After the installation, the CHBC health volunteers were trained on the usage of the solar facilities and are shown how to take care of the solar kits. A team leader of the CHBC health volunteer from Yagoroka, Mandowe Maingera thanked ATprojects and its partner Light Up The World (LUTW) for delivering such a much needed service to his community. Mr Mandowe said over the years he and his team of volunteers have been using torches and lamps to attend to sick people at night.

The Community Home Based Care program is implemented by ATprojects Inc. through the support of the Australian Government Aid and it focuses on providing palliative care to people living with HIV/AIDS and basic health services to the rural areas. In line with the program Light Up The World Canada has been partnering with ATprojects over a number of years to light up Rural outpatient and labour wards of the rural health centres in the country.


Posted October 8, 2015 by atprojectsblogs in Solar Power


ATprojects solar light program for this year is going to start next week with solar lights installation set to begin at Yauna Health Post in Kainantu District and Barokila Health Post in the Obura/Wonenara District of the Eastern Highlands Province.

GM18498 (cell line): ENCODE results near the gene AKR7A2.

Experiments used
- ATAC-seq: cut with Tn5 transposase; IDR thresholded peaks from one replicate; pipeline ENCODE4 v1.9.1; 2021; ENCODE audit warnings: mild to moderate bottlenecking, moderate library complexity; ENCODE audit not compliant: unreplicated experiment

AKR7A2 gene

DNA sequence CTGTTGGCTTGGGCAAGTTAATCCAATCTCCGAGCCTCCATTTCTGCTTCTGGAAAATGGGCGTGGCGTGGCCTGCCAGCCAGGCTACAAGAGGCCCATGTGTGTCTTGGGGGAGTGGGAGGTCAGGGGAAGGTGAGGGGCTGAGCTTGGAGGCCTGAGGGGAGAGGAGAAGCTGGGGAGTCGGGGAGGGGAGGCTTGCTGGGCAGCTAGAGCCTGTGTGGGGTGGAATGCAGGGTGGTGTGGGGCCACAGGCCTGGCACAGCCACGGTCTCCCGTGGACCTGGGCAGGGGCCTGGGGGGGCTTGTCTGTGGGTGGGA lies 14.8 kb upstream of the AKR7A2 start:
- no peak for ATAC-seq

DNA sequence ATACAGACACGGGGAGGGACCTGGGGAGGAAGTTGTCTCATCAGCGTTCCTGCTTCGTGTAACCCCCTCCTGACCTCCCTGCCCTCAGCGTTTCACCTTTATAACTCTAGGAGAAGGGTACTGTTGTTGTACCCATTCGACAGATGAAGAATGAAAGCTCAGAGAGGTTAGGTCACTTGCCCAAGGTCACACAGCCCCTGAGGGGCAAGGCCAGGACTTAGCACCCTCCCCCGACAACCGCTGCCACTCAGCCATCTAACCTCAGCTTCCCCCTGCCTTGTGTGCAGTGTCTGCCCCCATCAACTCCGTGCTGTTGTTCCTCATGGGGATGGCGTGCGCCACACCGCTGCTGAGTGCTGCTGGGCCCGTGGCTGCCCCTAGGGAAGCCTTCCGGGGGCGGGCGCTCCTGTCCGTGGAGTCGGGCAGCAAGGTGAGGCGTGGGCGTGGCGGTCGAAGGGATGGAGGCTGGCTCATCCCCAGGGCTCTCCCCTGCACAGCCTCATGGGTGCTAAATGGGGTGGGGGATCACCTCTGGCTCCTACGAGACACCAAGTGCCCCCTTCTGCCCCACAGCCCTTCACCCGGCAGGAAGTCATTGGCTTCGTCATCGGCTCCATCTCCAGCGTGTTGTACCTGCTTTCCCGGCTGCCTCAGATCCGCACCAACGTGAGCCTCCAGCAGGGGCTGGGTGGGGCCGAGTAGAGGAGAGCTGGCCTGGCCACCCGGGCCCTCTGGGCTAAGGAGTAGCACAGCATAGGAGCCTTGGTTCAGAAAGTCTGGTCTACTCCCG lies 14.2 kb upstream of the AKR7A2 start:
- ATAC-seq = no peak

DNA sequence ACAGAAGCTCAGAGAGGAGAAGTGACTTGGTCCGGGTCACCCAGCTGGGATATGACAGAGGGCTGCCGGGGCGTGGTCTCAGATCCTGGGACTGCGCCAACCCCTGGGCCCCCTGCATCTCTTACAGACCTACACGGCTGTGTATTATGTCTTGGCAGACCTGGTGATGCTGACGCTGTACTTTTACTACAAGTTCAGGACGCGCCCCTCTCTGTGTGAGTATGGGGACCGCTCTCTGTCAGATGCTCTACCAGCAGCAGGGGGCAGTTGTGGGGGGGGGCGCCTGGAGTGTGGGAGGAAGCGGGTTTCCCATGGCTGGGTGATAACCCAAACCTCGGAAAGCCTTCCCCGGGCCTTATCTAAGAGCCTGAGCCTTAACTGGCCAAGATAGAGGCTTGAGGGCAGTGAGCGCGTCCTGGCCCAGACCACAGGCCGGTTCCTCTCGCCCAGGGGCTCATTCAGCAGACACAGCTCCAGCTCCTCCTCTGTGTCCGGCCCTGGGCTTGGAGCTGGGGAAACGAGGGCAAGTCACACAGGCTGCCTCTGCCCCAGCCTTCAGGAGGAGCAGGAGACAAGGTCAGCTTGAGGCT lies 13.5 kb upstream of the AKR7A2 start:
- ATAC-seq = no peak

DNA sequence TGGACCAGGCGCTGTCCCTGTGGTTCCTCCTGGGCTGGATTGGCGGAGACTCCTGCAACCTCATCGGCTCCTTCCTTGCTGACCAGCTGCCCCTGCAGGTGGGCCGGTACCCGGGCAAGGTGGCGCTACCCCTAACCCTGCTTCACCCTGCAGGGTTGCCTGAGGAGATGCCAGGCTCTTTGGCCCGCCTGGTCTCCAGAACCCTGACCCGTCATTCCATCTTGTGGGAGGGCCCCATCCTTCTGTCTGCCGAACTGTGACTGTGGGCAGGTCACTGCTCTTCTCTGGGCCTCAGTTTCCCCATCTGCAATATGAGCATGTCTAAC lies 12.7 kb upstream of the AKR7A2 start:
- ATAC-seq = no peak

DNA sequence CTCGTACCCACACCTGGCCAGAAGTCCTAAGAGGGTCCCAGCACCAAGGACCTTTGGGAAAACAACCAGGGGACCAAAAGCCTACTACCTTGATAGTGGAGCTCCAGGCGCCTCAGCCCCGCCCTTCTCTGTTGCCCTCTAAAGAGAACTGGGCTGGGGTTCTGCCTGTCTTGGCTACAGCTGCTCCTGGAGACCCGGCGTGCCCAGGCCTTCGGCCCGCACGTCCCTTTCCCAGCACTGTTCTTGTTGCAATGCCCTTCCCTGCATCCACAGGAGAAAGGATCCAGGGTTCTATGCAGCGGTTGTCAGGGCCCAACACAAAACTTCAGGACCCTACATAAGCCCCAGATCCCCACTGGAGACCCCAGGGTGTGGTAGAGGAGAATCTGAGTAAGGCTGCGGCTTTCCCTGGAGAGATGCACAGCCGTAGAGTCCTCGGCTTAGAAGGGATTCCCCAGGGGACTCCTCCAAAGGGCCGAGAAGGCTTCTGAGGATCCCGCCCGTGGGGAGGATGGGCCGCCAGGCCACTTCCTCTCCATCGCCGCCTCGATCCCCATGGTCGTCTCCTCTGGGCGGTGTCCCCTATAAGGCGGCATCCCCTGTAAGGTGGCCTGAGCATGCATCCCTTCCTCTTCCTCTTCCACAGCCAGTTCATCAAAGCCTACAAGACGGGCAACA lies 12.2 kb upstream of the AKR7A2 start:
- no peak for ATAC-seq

This project which is funded by Light up the World [LUTW] and being implemented by ATprojects has had lit up many other similar and mainly rural aid posts and rural health centres in the remote rural areas in the country over a number of years.

According to the ATprojects Senior Project Officer and Engineer Mr. Nagasi Namui who is currently spear heading the program, this month alone ATprojects is planning to install solar lights in five different rural health centres of Eastern Highlands province.

Mr Namui says the project will focus mainly on lighting up the labour wards of the five health centres namely Yauna, Barokila and Ivoti health posts, Kokopi Day Care Centre and Misapi sub health centre.

ATprojects Solar Technician Mr. Bob Abio packing solar kits and brackets for five Health Centres in Kainantu, Obura Wonenara Districts.

ATprojects Solar Technician Mr. Bob Abio packing solar kits and brackets for five Health Centres in Kainantu, Obura Wonenara Districts.